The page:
David Brooks on the War on Poverty: 'I Wouldn't Say It Was a Total Failure'

David Brooks on the War on Poverty: 'I Wouldn't Say It Was a Total Failure'

On Friday’s “NewsHour” on PBS, New York Times columnist David Brooks argued that LBJ’s “War on Poverty” wasn’t the failure that some have made it out to be on its 50th anniversary.

Partial transcript as follows:

DAVID BROOKS: I wouldn’t say it was a total failure, and I’m a skeptic of it. There were programs that were clearly successful, the food stamp program. There were programs that were successful, but they just got the costs wrong, Medicare. So they estimated what Medicare would cost today. They were off by huge factors.

There were some programs that could have been successful, but they were poorly executed. I think Head Start would count on that. And so you have got a bunch of programs that they tried all at once, which had some modest effect, but not the effect you wanted, and a lot of negative effects.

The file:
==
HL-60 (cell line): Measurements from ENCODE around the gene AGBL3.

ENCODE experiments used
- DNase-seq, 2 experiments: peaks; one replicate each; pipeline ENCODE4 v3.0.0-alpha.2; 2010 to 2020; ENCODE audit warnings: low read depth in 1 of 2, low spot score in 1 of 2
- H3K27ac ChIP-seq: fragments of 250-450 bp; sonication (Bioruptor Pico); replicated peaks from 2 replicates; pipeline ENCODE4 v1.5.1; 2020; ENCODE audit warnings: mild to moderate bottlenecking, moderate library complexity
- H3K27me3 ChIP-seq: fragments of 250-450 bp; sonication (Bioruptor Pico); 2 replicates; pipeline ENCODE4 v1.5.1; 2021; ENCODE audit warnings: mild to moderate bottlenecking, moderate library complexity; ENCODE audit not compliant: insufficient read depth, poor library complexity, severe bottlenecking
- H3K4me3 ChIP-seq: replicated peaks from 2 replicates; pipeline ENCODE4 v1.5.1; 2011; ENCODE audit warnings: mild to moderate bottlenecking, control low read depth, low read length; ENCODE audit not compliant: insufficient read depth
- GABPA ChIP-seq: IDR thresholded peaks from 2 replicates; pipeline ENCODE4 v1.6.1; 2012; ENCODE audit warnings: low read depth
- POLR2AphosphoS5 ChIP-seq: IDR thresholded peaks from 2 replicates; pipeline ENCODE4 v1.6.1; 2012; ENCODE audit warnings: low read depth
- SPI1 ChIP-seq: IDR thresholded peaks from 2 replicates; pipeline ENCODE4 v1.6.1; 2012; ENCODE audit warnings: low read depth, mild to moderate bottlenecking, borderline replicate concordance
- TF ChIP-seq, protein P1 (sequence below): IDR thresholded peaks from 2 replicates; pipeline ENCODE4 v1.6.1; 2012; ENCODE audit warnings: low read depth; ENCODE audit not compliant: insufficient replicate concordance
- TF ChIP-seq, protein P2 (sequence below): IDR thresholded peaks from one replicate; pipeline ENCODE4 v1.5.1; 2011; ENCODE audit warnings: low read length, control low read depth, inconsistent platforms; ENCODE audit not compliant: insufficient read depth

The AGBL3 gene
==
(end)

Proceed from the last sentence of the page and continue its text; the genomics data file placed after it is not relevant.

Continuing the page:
And right after the Great Society program, there was a tremendous decay in our social fabric, a tremendous rise in crime. And I would say they emphasized the economic parts of poverty. They didn’t emphasize and they misunderstood some of the social capital effects. And they had unintended negative consequences.

So I would say mixed blessing. I would lean a little more on the skeptical side, that it was a — more of a failure than a success.

(h/t RCP Video)

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